We are a diverse and dedicated international team and from an early stage we have been closely following the development of the Coronavirus (COVID-19) pandemic. Not only in business, but also in private life, the main thought that guides and motivates our entire team is the need to build solidarity, especially in times like these. In practical terms, this means that we are actively supporting our regular customers who are actors in the health system (for example, clinics, pharmacies and aid organizations) by meeting their needs for single-use packaging.
From the 8 billion metric tons of plastics which have been produced since the 1950’s hardly 10% has been recycled. Recycling of plastic waste is problematic in general, but this pertains especially to the highly polluted, fragmented mix of household plastics. To make anything useful out of this diverse stream is increasingly becoming a herculean task. With the global production of plastic set to double within the next 15 years we need swift and concrete solutions. Marginal gains won’t get us out of this recycling mess. Fortunately, there are ways to solve it and biobased materials are part of the answer.
For a sustainable future, we need to mimic natural systems and design products like nature would. The Sulapac® straw fully biodegrades, just like tree leaves, leaving no microplastics behind. Based on sustainably sourced wood from industrial side streams, it can be organically recycled.
Thorough research commissioned by Italian bioplastics manufacturer Novamont shows that Mater-Bi, which is produced by the company, will completely biodegrade in the marine environment. Despite the presented evidence of Mater-Bi’s biodegradability, Novamont is, however, keen to stress that this is not an excuse for the improper disposal of Mater-Bi packaging or bioplastics products in general.
The amount of plastic waste in oceans and seas is growing rapidly and causes widespread concern. On 28 May 2018, the European Commission presented a comprehensive set of measures in the new single-use (SUP) directive to address the important issues of littering and marine pollution, with the additional objective to stimulate the circular economy.
We are happy to share that our pretty little sugarcane bowl Carice was included in the test.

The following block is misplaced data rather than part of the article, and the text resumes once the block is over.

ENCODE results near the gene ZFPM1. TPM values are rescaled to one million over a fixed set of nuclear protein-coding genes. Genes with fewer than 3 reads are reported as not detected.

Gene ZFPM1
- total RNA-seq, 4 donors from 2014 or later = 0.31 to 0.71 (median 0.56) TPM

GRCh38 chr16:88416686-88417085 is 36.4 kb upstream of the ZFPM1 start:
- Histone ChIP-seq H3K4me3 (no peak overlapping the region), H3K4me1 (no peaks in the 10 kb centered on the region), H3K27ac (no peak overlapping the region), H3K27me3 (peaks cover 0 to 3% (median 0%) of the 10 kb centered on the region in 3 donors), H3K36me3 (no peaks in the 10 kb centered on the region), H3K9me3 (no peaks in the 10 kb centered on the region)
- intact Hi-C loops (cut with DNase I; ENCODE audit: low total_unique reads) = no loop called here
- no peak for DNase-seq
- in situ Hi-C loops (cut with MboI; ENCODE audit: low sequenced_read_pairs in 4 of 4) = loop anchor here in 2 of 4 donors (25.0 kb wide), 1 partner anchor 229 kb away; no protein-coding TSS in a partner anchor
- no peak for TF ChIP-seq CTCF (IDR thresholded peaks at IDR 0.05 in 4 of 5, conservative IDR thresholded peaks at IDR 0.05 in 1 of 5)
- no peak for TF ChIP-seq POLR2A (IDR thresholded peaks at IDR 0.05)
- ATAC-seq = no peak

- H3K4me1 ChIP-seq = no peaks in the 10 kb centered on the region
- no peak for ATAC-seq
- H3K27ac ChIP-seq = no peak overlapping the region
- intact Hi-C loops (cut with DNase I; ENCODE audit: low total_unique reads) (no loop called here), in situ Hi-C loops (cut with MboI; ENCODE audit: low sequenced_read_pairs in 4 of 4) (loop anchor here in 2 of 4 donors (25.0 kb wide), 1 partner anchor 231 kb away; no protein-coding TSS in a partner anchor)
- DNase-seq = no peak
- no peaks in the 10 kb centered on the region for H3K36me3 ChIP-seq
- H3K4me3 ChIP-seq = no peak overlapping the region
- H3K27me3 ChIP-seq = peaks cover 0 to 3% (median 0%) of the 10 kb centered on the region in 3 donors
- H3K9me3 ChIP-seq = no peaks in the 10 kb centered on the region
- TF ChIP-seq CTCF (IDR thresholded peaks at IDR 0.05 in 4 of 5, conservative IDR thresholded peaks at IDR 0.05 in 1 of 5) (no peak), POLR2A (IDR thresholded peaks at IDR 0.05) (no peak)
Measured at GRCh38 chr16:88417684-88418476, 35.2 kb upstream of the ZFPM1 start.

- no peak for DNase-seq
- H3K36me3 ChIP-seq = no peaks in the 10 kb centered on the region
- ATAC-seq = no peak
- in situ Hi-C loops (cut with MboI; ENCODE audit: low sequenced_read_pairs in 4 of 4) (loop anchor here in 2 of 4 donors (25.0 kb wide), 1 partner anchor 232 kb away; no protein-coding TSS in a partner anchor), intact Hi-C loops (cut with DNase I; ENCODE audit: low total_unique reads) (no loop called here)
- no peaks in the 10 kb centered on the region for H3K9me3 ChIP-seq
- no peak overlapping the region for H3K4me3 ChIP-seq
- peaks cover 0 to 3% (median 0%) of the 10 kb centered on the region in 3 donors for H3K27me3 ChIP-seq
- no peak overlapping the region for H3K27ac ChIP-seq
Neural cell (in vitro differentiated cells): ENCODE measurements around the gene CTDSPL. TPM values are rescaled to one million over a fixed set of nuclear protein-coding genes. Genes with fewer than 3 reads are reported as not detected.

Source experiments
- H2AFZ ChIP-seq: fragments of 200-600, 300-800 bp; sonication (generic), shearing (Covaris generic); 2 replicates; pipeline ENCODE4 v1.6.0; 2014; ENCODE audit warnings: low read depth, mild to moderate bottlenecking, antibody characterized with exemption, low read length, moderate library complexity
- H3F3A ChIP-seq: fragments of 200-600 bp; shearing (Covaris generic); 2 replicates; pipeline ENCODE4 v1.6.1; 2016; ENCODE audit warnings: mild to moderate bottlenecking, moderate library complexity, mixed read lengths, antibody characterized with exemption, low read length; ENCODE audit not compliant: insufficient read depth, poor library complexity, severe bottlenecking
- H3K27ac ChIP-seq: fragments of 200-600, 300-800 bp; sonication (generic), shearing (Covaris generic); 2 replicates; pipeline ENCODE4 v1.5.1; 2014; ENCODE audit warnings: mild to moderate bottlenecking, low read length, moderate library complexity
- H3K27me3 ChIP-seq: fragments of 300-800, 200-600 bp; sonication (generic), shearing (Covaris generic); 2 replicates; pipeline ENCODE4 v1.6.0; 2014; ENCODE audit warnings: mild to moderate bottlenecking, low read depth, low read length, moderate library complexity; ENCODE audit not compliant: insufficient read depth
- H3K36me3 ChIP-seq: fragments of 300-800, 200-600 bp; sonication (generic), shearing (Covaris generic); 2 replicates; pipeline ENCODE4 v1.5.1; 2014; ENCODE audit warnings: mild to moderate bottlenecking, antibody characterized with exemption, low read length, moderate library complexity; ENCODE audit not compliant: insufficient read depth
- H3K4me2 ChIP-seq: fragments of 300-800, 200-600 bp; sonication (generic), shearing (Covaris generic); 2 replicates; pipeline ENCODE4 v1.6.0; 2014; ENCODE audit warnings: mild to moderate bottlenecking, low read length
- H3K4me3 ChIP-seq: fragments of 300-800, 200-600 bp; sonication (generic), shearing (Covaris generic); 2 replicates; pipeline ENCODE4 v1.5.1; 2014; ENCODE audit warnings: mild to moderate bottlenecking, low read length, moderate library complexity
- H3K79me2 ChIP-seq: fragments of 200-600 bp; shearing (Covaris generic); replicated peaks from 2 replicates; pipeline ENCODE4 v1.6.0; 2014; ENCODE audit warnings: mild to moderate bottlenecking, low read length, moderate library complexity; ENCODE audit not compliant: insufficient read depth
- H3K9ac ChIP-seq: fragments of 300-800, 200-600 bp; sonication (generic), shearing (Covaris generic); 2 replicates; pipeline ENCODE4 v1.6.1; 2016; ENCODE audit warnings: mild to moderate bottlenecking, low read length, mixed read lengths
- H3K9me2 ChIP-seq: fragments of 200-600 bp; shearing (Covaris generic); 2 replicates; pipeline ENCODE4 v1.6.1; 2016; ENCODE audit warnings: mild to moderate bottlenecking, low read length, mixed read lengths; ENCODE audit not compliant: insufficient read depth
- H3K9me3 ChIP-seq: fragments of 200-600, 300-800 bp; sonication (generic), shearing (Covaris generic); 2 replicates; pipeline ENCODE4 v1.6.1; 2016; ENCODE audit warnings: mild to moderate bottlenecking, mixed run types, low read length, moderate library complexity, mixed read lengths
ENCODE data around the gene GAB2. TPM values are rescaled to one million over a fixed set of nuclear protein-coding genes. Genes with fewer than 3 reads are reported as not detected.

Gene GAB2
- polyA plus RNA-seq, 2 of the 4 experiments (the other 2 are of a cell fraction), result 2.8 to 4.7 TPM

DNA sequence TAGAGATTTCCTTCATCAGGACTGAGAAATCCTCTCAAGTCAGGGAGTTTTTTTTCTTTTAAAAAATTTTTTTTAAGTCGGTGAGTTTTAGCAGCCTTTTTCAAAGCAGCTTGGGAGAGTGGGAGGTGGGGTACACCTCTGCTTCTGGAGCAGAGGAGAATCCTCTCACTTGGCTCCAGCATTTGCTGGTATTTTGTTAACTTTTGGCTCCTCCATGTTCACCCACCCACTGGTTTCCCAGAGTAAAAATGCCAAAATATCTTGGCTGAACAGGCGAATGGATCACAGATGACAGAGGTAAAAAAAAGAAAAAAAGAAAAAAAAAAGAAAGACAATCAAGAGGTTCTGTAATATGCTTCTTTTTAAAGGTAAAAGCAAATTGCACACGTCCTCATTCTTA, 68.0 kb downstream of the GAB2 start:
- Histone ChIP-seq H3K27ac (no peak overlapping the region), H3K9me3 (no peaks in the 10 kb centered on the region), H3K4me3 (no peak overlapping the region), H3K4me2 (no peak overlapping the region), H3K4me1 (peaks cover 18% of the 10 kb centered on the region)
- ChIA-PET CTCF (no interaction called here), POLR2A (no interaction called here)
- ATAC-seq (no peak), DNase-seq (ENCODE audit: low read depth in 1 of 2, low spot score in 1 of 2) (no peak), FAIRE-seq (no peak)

Something you might have experienced before on the beach: just as you plant your feet in the sand, you start to feel little pieces of plastic between your toes. This is actually a substantial part of marine litter; you can’t see it but you can feel it. A recent scientific study found that every kilogram of European sand contained on average 250 microplastics: fragments smaller than 5 mm. There are even traces of significantly smaller plastic fragments, called nanoplastics. Ironically, these tiny bits of plastic cause the greatest problems. All different types and sizes of plastic form the plastic soup. The world’s ever increasing use of plastics has created large areas of floating plastic waste in rivers and oceans and many of these plastics break down into smaller fragments. Our demand for plastic does not only have devastating consequences for the oceans, but marine wildlife is also affected by plastic pollution. It appears that fish tend to mistake the scent of plastic for food and ingest it on purpose. Because the vast majority of plastics is not biodegradable, let alone (bio)degradable, it will remain in the environment for a long time. Through various ways, for example by eating fish and shellfish, these small fragments of plastic have entered our food chain and our bodies.
Wood and paper packaging is interwoven through our everyday lives in undeniable ways. To ensure the continued availability (for production) of wood products, such as paper and cardboard, it is necessary, next to recycling, to manage forests sustainably. PEFC, the Programme for the Endorsement of Forest Certification, promotes worldwide sustainable forest management through forest certification and the products that come from (these) certified woods. At Bio Futura we carry various certificates, including PEFC, to provide our clients with insight and assurance that our products are sourced in the most sustainable way. For the purchase of our products, our suppliers have to meet strict requirements regarding sustainability and quality. In this article we focus specifically on PEFC; what does PEFC stand for and how can this internationally recognized certification be obtained?
Sometimes it looks like the amount of festivals keeps increasing every year. There is something to do every weekend and we also don’t stop in the winter season anymore. Great for the ones that like to go to a party, but it also has an enormous impact on the environment. More and more festival organisations and event management agencies are aware of this and take measures to make their event more sustainable. Usually this happens with some standard solutions, which has some but little impact on the amount of used energy or the amount of waste. Sometimes, the ideas are a lot more original yet simple and they improve the sustainability and increase the awareness.